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“Championing education by telling stories”
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“Championing education by telling stories”

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Nutifafa Geh (2)While education is a highly-valued goal, there can be hurdles along the way. Nutifafa Geh, 29, a Correspondent from Ho in Ghana, writes that sharing stories about those struggles is one way of solving problems and helping students.

It was a beautiful sunny afternoon and unlike the way I normally spend my break time, I decided to go to the beach. I didn’t go alone but I went with John*. John is a co-worker and we went to the beach together that afternoon because we had a longer break time and we only needed to walk five minutes to get there.

We talked at length and it was at that time John told me his story. He also gave me permission to share his story.

John told me he dropped out of school at age nine; he didn’t drop out because he wanted to but as a young child he was forced to quit because of the conditions he faced at school. He lost his father when he was five years old, and his mother single-handedly cared for him and his siblings.

At age nine, John was in class five and unfortunately for him, her mother couldn’t pay his school fees on time that year. For this reason, his teacher paraded him in front of the class, lashed him and sent him home to get his school fees. That meant he missed his classes for those days he was sent home. This happened not once or twice but on one fateful day, he received so many lashes that he vowed to not ever step foot in the classroom. It wasn’t long before he lost his mother as well, and that was the end of John’s pursuit of education.

I asked John what his career ambition was at that time and he said he had wanted to become a banker. Unfortunately, John’s ambition was truncated. This story reflects what students sometimes experience, but how many of these stories ever get told? Many ambitions and visions never see the light of day because a single event is potent enough to change the course of things; either for good or for bad. Sadly, in John’s case, it was for bad. John is very skilful. He presently plays different roles in the company we work for, and I strongly believe he would have been a guru in the financial sector had he continued his education.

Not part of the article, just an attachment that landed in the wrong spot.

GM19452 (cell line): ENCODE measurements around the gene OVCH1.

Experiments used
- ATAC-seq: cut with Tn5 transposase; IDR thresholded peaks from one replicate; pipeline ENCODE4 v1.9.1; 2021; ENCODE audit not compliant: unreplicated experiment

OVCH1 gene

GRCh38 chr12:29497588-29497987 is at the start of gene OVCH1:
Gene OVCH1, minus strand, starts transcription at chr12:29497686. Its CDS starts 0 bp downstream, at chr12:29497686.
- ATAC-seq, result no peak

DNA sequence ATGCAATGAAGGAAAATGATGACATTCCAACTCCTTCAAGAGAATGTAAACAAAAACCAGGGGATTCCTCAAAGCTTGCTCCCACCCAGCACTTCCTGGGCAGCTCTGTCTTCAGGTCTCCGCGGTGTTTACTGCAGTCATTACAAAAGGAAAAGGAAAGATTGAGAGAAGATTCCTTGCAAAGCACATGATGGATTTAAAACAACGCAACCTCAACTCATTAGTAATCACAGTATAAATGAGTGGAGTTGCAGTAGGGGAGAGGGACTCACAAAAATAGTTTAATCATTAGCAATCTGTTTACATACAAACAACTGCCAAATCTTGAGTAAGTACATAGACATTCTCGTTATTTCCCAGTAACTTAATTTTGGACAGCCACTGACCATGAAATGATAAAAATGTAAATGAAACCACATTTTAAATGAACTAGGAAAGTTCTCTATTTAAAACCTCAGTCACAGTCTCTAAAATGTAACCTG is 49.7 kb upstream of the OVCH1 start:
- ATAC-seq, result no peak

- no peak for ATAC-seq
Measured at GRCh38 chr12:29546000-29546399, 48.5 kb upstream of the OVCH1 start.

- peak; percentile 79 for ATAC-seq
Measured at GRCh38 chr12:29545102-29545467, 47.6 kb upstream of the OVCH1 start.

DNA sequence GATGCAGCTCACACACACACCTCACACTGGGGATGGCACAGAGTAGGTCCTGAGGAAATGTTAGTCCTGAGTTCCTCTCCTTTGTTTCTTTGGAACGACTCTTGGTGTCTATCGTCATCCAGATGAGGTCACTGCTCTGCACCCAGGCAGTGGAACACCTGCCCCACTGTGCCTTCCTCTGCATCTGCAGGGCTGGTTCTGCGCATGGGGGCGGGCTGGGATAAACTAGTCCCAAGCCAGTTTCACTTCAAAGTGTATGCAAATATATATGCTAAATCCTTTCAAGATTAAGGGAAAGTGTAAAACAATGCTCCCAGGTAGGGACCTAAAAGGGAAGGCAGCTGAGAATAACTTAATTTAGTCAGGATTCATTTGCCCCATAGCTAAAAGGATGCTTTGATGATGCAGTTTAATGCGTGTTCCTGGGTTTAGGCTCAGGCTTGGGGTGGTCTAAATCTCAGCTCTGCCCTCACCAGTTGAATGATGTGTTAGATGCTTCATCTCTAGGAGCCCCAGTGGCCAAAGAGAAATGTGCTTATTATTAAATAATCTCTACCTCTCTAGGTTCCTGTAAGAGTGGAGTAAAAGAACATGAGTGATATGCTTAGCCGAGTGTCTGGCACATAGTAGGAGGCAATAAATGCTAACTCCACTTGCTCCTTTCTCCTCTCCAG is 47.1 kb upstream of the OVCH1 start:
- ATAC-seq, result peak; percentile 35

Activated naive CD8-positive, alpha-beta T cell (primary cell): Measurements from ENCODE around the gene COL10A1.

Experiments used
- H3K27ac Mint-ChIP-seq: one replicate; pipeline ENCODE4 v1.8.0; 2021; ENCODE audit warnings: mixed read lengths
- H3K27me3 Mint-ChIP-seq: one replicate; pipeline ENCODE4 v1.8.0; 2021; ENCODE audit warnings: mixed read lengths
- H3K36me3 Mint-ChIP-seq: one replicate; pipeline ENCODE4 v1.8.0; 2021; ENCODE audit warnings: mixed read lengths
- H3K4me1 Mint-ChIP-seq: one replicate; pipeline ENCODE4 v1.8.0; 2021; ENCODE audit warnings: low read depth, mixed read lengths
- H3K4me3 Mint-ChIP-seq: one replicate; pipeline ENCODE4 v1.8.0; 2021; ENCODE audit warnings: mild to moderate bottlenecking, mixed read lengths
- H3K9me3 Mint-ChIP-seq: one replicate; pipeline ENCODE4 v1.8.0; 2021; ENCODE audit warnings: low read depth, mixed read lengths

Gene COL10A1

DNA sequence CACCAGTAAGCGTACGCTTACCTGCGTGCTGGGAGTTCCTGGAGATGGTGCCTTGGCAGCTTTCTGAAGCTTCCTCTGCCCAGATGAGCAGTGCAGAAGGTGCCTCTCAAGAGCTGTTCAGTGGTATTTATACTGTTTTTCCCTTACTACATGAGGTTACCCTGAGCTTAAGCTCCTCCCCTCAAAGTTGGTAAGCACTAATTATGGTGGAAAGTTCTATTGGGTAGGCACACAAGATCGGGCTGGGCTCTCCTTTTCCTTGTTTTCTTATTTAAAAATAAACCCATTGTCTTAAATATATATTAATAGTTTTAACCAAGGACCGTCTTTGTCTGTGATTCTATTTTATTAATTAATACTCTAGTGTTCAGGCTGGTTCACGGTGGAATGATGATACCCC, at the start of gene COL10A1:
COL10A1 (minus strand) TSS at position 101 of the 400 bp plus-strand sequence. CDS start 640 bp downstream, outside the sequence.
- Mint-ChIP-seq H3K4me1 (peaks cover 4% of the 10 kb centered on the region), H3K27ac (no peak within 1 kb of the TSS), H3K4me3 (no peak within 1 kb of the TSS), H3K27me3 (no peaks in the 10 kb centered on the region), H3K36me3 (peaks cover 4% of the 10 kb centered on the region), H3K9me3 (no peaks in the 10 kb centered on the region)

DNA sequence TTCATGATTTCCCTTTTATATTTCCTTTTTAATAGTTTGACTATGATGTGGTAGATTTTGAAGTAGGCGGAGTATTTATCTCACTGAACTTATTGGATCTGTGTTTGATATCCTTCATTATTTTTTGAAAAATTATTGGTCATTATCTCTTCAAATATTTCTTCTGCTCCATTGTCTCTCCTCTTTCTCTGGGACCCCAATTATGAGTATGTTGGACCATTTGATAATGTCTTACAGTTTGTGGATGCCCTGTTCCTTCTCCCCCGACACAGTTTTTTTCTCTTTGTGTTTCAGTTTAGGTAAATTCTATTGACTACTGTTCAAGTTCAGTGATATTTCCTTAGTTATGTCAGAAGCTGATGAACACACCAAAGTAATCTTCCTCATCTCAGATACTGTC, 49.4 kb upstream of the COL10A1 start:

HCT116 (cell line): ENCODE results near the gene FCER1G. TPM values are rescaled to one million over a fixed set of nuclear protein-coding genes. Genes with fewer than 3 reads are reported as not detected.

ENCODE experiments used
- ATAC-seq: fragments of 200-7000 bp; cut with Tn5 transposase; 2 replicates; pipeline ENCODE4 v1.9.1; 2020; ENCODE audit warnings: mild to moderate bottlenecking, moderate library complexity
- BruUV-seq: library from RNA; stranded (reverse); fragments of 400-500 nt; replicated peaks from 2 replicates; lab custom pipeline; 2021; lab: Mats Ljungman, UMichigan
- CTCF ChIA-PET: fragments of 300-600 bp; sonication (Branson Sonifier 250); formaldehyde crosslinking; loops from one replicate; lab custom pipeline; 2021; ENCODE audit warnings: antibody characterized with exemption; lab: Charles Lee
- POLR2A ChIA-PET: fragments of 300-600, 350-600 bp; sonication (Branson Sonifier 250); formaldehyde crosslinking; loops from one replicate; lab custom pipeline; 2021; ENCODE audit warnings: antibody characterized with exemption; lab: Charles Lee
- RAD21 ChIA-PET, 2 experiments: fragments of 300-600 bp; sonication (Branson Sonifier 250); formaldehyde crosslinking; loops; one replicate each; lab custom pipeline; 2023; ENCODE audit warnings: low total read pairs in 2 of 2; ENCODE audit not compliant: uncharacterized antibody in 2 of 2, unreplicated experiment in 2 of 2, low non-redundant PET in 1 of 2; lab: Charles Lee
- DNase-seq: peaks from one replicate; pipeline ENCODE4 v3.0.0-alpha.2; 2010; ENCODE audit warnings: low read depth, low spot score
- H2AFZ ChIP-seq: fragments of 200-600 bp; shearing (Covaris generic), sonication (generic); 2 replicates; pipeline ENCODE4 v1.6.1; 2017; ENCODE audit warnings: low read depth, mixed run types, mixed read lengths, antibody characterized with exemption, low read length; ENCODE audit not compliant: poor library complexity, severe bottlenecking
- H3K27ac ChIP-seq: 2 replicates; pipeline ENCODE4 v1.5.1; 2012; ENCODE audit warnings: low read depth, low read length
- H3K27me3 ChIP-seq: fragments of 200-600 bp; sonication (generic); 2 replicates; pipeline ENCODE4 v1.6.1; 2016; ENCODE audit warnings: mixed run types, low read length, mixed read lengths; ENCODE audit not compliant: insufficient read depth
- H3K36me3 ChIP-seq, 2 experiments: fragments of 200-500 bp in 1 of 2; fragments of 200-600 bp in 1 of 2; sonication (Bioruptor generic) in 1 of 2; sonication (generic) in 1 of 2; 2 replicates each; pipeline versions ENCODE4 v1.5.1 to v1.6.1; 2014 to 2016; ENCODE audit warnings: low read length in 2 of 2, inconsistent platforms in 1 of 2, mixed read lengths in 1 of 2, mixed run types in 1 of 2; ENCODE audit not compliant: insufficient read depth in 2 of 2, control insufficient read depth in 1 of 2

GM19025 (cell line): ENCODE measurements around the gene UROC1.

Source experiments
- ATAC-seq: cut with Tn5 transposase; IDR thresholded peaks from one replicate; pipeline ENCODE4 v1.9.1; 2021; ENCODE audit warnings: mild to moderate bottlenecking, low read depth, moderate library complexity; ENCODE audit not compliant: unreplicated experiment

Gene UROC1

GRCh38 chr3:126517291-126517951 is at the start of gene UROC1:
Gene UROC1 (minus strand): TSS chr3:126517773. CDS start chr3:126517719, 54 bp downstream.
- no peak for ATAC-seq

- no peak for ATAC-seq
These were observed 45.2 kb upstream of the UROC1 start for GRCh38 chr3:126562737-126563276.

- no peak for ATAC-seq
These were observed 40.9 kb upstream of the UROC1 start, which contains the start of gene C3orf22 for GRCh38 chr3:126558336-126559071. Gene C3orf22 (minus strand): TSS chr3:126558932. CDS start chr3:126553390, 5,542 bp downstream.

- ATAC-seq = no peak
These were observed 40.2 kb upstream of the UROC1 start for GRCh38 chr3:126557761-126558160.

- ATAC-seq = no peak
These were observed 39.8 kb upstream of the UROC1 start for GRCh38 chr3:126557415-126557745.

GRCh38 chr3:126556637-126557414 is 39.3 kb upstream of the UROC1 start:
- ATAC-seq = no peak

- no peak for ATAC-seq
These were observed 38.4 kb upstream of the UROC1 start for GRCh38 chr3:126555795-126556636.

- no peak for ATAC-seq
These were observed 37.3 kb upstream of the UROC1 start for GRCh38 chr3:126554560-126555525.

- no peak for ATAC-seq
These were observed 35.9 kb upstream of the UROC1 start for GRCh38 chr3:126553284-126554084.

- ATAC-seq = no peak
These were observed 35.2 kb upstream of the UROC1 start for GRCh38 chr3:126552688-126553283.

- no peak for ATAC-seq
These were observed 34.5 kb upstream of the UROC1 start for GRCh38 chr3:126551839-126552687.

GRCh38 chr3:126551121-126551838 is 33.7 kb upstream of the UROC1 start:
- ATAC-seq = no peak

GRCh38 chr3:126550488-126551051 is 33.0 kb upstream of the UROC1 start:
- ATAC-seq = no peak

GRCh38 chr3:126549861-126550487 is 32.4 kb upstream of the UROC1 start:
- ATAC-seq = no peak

Now a contrasting story is that of Peter Banoebuuri, who scored A1’s in seven subjects and a B3 in English Language in the 2013 West Africa Senior School Certificate Examination (WASSCE). This story is also from Ghana. This student gained admission to Medical School at University of Development Studies (UDS) in 2014 but he couldn’t accept the offer because of finances. Peter’s plight changed, however, when his story appeared in the national newspaper (Daily Graphic), and subsequently got broadcast on radio, television, and social media on the 12th February 2015. The paper reported Peter saying, “My mother sacrificed everything to enable me to buy the admission forms at GH¢120 last year. I was only hoping that a miracle would happen and I would find myself in school. But it didn’t happen, although I qualified for the medical school”.